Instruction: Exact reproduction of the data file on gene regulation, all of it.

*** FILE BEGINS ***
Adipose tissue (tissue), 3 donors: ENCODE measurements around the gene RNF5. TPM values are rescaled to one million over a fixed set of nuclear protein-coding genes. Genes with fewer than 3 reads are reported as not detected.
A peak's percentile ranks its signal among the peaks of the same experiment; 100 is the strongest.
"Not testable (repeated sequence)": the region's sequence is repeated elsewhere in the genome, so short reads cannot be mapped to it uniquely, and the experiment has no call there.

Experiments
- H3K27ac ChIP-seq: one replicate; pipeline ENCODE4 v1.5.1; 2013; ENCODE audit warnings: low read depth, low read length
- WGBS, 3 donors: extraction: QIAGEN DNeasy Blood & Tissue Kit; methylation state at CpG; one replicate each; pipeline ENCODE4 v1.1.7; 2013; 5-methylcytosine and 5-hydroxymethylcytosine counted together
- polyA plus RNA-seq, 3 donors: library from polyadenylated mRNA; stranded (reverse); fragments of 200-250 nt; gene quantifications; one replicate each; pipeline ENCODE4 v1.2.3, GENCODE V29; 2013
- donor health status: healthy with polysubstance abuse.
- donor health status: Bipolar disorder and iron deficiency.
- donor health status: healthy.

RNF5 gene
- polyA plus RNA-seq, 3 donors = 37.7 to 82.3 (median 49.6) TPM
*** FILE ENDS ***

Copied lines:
Adipose tissue (tissue), 3 donors: ENCODE measurements around the gene RNF5. TPM values are rescaled to one million over a fixed set of nuclear protein-coding genes. Genes with fewer than 3 reads are reported as not detected.
A peak's percentile ranks its signal among the peaks of the same experiment; 100 is the strongest.
"Not testable (repeated sequence)": the region's sequence is repeated elsewhere in the genome, so short reads cannot be mapped to it uniquely, and the experiment has no call there.

Experiments
- H3K27ac ChIP-seq: one replicate; pipeline ENCODE4 v1.5.1; 2013; ENCODE audit warnings: low read depth, low read length
- WGBS, 3 donors: extraction: QIAGEN DNeasy Blood & Tissue Kit; methylation state at CpG; one replicate each; pipeline ENCODE4 v1.1.7; 2013; 5-methylcytosine and 5-hydroxymethylcytosine counted together
- polyA plus RNA-seq, 3 donors: library from polyadenylated mRNA; stranded (reverse); fragments of 200-250 nt; gene quantifications; one replicate each; pipeline ENCODE4 v1.2.3, GENCODE V29; 2013
- donor health status: healthy with polysubstance abuse.
- donor health status: Bipolar disorder and iron deficiency.
- donor health status: healthy.

RNF5 gene
- polyA plus RNA-seq, 3 donors = 37.7 to 82.3 (median 49.6) TPM